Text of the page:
Fast Company

Work/Life: Just Plane Kids

Before you criticize someone you should walk a mile in their shoes. That way when you criticize them, you're a mile away and you have their shoes. Yes, it's an old joke but I'm reminded of it when I fly with kids - whether the kids in the plane are mine or not. Unless you never see yourself being in the position of traveling with children, it is best to be careful what you say or do. You may one day be in those shoes.

There has been recurrent talk about banning children in business or first class cabins. Nevertheless, flying is not one of the things that small children really enjoy. They're cramped, uncomfortable, and the younger they are, the more the changes in air pressure affect them. Believe me, as a parent I understand that kids don't particularly enjoy being cooped up. On the other hand, when you face long-distance travel, your choices are limited. There's no getting around the fact that children are fliers too.

The challenge for the road warrior is that airlines are not consistent in the way they deal with children, which makes things more challenging. First, they have different policies. Second, they don't uniformly enforce their policies, i.e., enforcement depends on how busy and conscientious each particular crew is.

While airlines understand the challenges that traveling with kids present, many of those same carriers have dispensed with pre-boarding for passengers with children. While I don't think that trying to restrict the placement of children on planes is a useful measure, I do think that pre-boarding offers parents a chance to settle in and get organized before the other passengers board. Since both the other passengers and the parents benefit from that procedure, I think the airlines ought to reconsider reinstituting the pre-boarding feature.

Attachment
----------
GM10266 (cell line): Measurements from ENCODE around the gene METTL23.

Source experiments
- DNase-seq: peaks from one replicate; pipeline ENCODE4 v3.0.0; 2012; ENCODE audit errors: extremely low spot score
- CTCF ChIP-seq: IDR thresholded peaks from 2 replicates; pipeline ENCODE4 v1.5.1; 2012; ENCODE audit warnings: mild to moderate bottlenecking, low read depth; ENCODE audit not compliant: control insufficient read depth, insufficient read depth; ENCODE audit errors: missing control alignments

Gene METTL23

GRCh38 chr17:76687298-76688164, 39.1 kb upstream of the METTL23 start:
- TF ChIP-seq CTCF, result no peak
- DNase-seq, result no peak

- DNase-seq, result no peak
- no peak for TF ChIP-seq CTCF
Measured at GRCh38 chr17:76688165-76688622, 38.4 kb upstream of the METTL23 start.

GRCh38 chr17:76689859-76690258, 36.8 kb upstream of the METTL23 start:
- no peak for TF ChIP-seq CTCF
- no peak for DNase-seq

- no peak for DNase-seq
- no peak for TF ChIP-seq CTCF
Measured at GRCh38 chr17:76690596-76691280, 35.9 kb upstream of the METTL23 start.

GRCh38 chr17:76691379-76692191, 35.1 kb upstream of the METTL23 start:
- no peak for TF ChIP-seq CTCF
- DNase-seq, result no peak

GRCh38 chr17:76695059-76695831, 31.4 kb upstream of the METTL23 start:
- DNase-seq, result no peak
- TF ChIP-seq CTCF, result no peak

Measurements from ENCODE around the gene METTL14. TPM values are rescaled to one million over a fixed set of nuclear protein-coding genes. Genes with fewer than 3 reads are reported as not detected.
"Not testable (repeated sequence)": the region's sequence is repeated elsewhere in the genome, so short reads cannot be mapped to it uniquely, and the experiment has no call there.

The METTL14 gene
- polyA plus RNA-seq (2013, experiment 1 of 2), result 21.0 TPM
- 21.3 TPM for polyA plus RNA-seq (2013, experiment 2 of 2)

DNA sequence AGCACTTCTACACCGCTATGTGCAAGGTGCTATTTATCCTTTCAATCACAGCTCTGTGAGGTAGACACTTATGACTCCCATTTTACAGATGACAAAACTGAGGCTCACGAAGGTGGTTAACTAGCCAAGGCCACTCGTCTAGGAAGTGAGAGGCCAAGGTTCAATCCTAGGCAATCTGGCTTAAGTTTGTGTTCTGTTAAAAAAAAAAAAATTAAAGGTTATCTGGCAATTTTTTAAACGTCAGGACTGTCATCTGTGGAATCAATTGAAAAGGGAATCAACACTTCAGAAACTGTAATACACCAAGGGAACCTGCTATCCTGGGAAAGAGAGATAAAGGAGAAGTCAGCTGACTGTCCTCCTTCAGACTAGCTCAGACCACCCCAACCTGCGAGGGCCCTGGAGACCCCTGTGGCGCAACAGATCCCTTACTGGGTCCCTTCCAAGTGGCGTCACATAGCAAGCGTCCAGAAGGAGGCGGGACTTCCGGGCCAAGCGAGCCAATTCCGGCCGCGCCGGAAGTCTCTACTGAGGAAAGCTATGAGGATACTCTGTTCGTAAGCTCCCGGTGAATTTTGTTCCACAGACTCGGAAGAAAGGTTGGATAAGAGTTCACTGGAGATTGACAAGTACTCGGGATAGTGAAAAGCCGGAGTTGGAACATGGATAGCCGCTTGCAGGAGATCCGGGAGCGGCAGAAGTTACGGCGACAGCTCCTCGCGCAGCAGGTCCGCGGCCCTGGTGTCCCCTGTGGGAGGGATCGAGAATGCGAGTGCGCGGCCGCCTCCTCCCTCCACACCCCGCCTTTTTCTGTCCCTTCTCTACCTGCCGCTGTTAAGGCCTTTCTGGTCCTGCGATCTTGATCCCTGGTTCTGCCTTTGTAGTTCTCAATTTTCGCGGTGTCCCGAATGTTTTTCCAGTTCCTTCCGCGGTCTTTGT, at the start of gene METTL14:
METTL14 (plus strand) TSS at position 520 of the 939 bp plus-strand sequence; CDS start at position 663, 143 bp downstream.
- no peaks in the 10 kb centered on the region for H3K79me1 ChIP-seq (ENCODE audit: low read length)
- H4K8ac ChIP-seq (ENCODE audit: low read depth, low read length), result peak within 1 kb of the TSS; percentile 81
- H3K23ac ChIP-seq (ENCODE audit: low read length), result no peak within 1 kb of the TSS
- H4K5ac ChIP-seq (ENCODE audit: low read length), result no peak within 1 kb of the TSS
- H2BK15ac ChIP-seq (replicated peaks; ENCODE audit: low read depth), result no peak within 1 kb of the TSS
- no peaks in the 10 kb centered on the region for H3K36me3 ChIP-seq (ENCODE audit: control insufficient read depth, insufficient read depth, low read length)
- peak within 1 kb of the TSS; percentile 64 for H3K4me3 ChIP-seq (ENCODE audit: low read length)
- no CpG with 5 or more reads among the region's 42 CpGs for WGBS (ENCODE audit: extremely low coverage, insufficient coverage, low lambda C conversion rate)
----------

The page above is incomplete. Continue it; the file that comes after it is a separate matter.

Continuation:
I agree that flight attendants have a major role to play in maintaining order in the passenger compartment. Just like the other passengers, parents of well-behaved children like to see attendants enforce the rules. We want attendants to deal consistently with absentee parents and their kids. It's not only fair to all of the parents, it's fair to all of the children as well. Passengers deserve a peaceful and comfortable flight. It goes without saying (so I'll say it) that better training of attendants in dealing with crying babies or rowdy kids is so important.

What do you think about plane kids?






Road Warrior • Miami • www.us.amadeus.com

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1 Comments

  • Gregory Ferenstein

    A think video games solve the kid problem. Kids are endless mesmerized by cool gadgets on the screen in front of them. Too little attention has been paid to outfitting planes with solid video games.

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